Hendrickson-et-al-1998

Hendrickson-et-al-1998 - Env. Sci. & Tech....

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Unformatted text preview: Env. Sci. & Tech. Policy Analysis April 1, 1998 / Volume 32, Issue 7 / pp. 184 A-191 A Page 1 of 17 GREEN DESIGN Economic Input-Output Models for Environmental Life-Cycle Assessment CHRIS HENDRICKSON AND ARPAD HORVATH Dept. of Civil and Environmental Engineering Carnegie Mellon University Pittsburgh, PA 15213 SATISH JOSHI Heinz School of Public Policy and Management Carnegie Mellon University Pittsburgh, PA 15213 LESTER LAVE Graduate School of Industrial Administration Carnegie Mellon University Pittsburgh, PA 15213 Process and product models are commonly used for performing life-cycle assessments (LCAs) of the environmental impacts of materials and products through different stages of fabrication, use, and end-of-life options. In this article, we show that these models can be represented as process flow diagrams or as matrices of process interactions. In either representation, the inventory of environmental emissions and resources used is comparable, provided the process models are proportional in nature (any increase in product output produces a corresponding environmental burden). Matrix representations are advantageous if application cost, feedback flow, or speed of analysis is important. They are also useful in conjunction with comprehensive, general equilibrium models in which the system boundary of the problem (e.g., an LCA of a product) being analyzed is on the level of the national economy. Life-cycle assessment (LCA) is an important tool used in pollution prevention and green design efforts. Selection of product design, materials, processes, reuse or recycle strategies, and final disposal options requires careful examination of energy and resource consumption as well as environmental discharges associated with each prevention or design alternative. To accomplish this task, LCA models have been developed and software products are available. The International Organization for Standardization (ISO) 14000 international standards for environmental management systems are being developed to formalize the LCA method components ( 1- 3 ). Efforts within the United States to develop LCA methodology are being led by the Society for Environmental Toxicology and Chemistry (SETAC) and EPA. The SETAC-EPA LCA approach focuses first on manufacturing processes (such as the manufacture of paper drinking cups), estimating fuels consumed, other resources used, and the amount of each waste discharged into the environment. The procedure then estimates the resources consumed and environmental discharges produced by the most Env. Sci. & Tech. Policy Analysis April 1, 1998 / Volume 32, Issue 7 / pp. 184 A-191 A Page 2 of 17 important upstream suppliers (in the paper cup example, these would include paper mills, pulp mills, and logging operations) and downstream activities (recycling and disposal)....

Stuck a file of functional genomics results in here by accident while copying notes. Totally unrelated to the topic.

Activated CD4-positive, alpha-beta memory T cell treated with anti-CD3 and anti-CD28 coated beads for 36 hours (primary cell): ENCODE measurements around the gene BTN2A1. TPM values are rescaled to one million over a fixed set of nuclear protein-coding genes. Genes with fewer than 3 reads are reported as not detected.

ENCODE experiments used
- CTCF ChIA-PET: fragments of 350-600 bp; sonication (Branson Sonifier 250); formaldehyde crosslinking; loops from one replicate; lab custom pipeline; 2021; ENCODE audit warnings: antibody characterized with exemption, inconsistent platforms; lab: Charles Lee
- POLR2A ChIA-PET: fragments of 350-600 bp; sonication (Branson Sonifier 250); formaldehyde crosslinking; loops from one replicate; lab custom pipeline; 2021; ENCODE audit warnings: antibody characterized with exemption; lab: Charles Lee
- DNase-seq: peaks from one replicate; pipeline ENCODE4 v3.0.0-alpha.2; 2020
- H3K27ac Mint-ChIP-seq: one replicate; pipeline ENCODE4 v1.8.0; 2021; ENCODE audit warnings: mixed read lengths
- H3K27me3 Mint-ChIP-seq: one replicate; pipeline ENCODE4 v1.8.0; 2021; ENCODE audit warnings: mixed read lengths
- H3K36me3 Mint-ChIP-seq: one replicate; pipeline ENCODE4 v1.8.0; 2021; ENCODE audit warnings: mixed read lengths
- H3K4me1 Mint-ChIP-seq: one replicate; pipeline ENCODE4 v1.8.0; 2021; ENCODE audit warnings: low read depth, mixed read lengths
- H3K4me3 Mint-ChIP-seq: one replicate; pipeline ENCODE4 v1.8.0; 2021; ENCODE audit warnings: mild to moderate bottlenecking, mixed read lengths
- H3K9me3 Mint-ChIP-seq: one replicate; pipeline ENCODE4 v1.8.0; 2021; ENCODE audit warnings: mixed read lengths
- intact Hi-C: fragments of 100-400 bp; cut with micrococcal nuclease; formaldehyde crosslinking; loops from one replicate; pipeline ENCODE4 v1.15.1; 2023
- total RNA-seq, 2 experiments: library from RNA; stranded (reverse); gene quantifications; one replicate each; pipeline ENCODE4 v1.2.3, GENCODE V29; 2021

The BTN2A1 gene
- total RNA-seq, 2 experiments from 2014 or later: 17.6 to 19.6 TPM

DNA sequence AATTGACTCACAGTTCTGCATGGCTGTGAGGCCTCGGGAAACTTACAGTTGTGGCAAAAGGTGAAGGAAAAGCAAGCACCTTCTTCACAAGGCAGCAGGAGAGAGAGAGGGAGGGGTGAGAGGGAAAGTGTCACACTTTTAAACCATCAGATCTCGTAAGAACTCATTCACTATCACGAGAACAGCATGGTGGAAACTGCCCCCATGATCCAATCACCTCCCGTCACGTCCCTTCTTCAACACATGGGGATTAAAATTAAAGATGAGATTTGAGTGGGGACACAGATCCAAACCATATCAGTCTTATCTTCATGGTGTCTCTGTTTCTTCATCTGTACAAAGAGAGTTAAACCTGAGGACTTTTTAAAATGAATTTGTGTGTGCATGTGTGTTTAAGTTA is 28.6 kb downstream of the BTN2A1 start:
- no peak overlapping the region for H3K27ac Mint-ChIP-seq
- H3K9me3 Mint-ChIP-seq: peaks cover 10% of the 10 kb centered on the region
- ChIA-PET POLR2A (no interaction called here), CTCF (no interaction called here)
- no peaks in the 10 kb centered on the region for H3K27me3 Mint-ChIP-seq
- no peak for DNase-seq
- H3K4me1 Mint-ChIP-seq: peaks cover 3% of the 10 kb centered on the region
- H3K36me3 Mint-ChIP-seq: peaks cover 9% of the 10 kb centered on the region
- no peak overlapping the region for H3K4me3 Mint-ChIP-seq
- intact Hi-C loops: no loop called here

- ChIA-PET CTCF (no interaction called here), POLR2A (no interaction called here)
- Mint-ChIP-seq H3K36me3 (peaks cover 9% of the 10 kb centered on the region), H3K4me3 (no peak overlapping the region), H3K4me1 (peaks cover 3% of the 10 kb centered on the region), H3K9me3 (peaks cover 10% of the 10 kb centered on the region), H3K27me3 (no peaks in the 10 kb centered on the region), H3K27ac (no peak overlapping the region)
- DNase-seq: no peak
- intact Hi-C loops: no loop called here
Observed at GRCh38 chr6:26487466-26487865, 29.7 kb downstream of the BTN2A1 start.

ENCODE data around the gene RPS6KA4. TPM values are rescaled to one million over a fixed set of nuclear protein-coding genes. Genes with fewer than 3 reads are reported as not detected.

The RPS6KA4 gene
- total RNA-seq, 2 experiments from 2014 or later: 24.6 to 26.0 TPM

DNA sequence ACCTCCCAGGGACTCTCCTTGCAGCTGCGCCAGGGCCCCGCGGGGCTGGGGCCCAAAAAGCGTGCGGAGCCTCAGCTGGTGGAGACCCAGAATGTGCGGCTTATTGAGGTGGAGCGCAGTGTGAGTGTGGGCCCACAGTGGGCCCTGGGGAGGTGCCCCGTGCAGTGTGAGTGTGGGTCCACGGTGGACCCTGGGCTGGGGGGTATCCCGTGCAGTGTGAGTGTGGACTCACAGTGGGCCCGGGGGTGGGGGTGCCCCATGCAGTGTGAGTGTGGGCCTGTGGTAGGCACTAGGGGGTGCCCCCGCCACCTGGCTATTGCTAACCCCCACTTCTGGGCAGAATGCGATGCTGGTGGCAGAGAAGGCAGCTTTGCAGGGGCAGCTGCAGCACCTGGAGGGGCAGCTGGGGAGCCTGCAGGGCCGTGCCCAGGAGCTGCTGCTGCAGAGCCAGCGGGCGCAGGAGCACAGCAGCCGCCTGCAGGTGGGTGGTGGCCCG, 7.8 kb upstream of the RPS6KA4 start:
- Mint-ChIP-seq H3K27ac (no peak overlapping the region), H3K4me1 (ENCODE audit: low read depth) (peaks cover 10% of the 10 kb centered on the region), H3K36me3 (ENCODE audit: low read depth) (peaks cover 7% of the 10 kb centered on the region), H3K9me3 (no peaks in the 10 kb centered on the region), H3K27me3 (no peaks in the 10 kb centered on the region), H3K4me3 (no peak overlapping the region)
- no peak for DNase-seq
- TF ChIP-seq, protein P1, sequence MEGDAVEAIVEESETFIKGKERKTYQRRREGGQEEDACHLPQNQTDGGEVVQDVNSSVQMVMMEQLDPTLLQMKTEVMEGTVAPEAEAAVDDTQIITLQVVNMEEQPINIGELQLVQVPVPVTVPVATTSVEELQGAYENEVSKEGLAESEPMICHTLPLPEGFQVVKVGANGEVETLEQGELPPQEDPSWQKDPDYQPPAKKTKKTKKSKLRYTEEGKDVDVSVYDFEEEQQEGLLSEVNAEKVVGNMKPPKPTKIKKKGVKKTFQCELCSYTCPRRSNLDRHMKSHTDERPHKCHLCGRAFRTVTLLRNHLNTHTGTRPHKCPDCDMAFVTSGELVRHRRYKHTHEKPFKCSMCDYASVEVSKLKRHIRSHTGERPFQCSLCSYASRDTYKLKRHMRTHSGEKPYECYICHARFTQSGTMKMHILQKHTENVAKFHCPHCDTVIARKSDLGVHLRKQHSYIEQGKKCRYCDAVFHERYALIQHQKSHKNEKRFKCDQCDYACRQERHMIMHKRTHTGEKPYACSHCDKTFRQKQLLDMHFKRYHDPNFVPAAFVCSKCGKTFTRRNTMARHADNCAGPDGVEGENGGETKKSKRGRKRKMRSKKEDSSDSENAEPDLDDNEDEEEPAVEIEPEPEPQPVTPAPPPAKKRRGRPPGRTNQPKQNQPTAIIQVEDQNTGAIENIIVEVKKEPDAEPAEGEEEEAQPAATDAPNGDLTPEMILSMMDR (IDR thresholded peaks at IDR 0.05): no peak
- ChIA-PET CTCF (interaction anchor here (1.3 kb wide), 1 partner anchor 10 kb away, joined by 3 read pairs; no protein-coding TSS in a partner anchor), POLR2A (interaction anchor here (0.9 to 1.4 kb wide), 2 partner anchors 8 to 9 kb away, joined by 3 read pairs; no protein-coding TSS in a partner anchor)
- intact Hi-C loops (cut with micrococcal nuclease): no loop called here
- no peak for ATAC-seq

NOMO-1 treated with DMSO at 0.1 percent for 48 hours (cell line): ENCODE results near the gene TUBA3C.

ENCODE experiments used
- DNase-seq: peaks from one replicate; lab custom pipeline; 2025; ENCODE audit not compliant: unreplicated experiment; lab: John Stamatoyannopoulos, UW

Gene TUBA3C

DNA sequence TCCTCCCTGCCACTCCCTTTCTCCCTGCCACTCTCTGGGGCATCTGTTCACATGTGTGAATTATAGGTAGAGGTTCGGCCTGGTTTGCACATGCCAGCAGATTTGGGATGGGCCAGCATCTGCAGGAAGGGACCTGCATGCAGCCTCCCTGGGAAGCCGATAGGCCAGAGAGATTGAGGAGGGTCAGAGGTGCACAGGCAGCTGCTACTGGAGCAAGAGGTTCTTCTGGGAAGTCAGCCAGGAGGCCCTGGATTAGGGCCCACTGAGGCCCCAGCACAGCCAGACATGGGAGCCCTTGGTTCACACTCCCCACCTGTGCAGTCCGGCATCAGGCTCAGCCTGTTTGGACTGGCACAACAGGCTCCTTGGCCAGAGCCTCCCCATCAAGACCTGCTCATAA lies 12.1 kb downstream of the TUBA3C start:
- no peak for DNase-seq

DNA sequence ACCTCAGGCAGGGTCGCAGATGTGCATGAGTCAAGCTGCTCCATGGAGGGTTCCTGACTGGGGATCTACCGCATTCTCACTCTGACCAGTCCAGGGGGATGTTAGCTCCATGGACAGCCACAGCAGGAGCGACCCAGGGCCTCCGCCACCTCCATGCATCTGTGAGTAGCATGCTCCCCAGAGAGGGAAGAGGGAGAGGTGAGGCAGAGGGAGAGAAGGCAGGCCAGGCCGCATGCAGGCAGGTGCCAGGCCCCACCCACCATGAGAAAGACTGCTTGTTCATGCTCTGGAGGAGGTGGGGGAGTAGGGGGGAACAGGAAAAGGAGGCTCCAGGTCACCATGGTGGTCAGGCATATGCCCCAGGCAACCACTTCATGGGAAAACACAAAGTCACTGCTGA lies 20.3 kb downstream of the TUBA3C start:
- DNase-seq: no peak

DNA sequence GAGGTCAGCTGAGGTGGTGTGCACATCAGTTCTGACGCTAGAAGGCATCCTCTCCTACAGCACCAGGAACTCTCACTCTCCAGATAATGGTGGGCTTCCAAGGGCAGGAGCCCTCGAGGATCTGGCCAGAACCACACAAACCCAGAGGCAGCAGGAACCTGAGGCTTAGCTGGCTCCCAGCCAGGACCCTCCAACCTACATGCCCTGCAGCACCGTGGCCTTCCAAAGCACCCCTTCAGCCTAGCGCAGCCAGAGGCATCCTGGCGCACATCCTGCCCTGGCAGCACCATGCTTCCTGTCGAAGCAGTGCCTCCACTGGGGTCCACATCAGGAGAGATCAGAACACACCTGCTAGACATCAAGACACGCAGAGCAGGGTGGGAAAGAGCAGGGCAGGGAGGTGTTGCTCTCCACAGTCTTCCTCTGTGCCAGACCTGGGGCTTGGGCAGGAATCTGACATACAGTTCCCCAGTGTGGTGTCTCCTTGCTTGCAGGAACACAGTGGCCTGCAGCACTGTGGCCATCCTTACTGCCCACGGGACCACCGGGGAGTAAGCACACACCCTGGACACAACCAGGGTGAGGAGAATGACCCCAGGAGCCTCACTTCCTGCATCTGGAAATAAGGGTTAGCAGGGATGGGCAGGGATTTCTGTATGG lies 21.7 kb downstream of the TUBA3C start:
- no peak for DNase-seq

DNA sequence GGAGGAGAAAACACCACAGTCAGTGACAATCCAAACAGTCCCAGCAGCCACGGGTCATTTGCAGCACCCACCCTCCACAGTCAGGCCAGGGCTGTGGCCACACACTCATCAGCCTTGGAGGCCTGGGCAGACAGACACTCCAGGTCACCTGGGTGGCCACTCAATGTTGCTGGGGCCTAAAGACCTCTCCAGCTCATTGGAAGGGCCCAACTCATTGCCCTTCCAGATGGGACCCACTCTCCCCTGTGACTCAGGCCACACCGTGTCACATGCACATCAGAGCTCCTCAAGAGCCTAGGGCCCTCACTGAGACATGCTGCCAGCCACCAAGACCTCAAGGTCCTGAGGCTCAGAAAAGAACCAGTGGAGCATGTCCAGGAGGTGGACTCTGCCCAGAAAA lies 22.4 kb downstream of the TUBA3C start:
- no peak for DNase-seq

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Hendrickson-et-al-1998 - Env. Sci. & Tech....

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